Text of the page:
The piercing chill I feel — Taniguchi Buson


“The piercing chill I feel:

      my dead wife’s comb, in our bedroom,

          under my heel…”

Picture this: A man sitting on his bed, taking in his bedroom which he has shared with his wife for the past 5o years. Just having said his goodbyes to the last guest from his wife’s funeral/wake, he closed the front door, walked up the stairs and into his bedroom, where he took a big sigh and sat down on his bed. Slowly capturing the essence that still remains of his wife, he notices her jewelry and her make-up sitting on her vanity. Her clothes that hang in the closet they share, he feels the darkness settle around him. On this cold winter day, he sits on his bed, overlooking all that he has shared with his wife, unable to part ways but forced by death. A man alone, searching for a way, but nothing remains but the remnants of his wife’s things.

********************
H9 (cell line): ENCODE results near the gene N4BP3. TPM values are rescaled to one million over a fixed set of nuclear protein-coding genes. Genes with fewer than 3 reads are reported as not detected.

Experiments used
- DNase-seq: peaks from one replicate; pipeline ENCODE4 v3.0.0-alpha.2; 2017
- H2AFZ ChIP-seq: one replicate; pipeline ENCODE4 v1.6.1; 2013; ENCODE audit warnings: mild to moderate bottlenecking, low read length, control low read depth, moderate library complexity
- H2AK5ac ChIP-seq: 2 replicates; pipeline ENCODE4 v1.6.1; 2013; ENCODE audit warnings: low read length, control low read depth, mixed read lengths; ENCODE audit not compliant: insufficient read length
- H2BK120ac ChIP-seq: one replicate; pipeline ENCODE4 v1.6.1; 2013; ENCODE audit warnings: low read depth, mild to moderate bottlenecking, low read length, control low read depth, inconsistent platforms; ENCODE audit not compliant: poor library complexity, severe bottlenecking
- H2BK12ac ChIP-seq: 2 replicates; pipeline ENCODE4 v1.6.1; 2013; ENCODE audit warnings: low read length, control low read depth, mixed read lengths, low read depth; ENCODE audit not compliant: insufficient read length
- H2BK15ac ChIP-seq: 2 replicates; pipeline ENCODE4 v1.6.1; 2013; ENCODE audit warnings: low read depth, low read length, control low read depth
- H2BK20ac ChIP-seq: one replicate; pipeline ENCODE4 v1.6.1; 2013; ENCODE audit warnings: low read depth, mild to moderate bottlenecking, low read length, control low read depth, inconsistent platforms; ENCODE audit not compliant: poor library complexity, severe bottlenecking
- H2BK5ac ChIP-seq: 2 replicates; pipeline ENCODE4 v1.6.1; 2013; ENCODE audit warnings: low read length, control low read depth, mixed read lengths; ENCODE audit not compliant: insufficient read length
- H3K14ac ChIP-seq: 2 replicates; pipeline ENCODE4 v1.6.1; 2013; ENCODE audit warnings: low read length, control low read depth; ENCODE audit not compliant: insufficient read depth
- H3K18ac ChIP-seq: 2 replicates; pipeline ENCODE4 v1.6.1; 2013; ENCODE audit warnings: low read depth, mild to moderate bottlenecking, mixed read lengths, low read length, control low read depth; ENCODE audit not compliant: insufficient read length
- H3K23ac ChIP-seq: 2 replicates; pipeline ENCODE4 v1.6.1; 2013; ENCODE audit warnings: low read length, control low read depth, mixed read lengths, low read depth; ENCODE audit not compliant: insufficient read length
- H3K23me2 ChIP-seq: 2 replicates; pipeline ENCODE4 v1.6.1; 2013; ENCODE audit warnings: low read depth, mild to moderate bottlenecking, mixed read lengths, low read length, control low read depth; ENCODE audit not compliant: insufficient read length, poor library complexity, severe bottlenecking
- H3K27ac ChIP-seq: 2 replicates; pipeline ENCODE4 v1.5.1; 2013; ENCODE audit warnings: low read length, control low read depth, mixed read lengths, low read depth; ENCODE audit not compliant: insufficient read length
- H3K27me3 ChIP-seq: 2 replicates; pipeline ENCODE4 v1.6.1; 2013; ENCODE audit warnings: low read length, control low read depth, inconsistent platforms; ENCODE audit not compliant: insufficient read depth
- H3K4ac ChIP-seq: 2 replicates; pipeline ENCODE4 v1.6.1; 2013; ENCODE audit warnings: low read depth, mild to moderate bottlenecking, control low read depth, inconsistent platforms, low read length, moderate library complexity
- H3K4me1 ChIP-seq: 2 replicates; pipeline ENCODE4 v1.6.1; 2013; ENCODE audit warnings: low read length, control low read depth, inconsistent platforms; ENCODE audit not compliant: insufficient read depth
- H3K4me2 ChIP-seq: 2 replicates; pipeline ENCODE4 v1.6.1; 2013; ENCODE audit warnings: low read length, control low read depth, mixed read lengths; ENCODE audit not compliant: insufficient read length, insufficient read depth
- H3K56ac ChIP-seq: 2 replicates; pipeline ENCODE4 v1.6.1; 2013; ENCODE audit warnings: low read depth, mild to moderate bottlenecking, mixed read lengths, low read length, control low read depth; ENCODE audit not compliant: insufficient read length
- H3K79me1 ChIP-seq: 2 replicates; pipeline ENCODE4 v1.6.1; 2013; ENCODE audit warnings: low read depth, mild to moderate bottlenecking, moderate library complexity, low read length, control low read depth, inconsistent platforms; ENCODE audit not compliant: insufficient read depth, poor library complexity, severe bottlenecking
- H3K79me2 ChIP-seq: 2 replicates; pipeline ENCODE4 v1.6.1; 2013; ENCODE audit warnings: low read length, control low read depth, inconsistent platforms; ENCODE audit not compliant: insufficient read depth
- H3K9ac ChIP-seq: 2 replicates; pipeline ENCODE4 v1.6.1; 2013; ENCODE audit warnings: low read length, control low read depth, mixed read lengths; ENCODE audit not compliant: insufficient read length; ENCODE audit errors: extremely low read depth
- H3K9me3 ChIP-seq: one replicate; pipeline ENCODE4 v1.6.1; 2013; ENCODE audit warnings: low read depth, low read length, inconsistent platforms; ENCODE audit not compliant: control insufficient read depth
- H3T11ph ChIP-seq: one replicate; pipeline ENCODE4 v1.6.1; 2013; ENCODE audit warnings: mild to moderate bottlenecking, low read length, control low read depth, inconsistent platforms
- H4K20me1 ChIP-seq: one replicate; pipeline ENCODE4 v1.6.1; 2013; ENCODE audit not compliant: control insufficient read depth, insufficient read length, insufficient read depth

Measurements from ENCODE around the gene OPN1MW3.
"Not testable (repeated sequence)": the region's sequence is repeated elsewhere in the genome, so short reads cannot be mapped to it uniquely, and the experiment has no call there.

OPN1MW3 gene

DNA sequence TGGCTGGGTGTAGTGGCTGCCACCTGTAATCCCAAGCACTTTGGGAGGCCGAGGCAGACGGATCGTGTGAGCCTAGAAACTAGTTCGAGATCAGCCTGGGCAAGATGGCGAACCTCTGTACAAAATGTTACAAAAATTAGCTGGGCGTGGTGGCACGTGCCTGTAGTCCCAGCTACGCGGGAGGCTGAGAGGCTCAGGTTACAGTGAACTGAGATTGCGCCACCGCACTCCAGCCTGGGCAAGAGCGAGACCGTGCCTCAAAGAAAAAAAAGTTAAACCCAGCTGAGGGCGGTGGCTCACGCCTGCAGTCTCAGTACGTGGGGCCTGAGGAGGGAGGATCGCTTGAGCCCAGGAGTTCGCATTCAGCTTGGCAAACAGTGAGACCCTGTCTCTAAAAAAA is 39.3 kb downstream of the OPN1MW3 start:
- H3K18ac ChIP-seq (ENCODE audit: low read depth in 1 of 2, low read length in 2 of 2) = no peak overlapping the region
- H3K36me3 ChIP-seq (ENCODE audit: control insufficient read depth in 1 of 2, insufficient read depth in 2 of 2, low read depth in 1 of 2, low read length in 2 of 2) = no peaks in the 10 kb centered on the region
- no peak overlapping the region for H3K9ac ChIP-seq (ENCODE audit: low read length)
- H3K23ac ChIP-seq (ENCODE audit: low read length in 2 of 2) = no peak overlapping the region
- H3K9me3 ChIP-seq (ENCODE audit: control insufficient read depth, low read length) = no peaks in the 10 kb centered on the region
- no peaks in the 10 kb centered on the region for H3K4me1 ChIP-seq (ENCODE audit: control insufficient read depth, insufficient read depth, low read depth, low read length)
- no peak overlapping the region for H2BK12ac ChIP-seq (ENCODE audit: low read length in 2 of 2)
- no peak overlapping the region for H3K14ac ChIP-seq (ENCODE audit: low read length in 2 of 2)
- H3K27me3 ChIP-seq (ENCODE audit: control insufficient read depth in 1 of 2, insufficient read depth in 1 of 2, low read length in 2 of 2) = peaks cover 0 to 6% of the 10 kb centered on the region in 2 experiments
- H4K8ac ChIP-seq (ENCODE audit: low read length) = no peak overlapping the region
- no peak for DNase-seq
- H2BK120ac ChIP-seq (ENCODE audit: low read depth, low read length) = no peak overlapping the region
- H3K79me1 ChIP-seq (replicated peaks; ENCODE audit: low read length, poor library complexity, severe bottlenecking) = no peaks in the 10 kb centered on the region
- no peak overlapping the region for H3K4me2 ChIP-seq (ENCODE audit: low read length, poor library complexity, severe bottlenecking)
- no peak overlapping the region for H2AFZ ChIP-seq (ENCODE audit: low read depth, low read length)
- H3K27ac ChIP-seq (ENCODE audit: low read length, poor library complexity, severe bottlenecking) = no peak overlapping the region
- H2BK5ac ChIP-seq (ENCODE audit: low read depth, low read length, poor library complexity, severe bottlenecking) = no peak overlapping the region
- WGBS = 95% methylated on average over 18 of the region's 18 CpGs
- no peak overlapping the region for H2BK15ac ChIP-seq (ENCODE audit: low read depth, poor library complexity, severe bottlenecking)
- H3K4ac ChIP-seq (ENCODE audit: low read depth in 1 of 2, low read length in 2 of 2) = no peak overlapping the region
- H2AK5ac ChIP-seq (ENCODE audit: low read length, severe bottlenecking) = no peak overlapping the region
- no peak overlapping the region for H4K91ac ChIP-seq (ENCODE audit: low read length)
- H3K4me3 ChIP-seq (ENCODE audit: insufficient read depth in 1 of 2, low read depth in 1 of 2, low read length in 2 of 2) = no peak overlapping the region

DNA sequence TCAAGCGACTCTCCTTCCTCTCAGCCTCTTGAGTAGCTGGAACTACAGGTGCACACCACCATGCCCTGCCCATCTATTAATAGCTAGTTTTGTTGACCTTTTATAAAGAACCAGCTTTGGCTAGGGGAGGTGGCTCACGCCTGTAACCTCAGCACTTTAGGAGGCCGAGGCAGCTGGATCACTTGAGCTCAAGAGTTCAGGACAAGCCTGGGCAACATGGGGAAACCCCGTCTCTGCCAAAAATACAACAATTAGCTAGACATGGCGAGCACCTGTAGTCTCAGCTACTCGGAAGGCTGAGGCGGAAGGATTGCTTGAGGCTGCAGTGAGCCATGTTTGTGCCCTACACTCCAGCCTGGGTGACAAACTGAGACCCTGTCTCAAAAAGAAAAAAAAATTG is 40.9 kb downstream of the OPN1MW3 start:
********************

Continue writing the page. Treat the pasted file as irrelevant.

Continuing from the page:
In three short lines, Taniguchi Buson has captured the essence of death that many people strive to capture. He creates a vivid image through these lines and in many ways he even makes me feel bad for the old man. While this poem is a death poem, we aren’t being forced to look at death head on instead the poem uses language in such a way that it is open to the readers discretion. This poem albeit is short it magnifies its theme and language. It proves that quality of the language, the writing, the words, all come together to make a greater meaning out of a simple poem. This poem alludes to loneliness and sadness, and it makes one feel sad, but it also has some hope left in it. The hope for me comes from finding the comb, hope in way that says everything will eventually be alright. Well done Buson, Well done.


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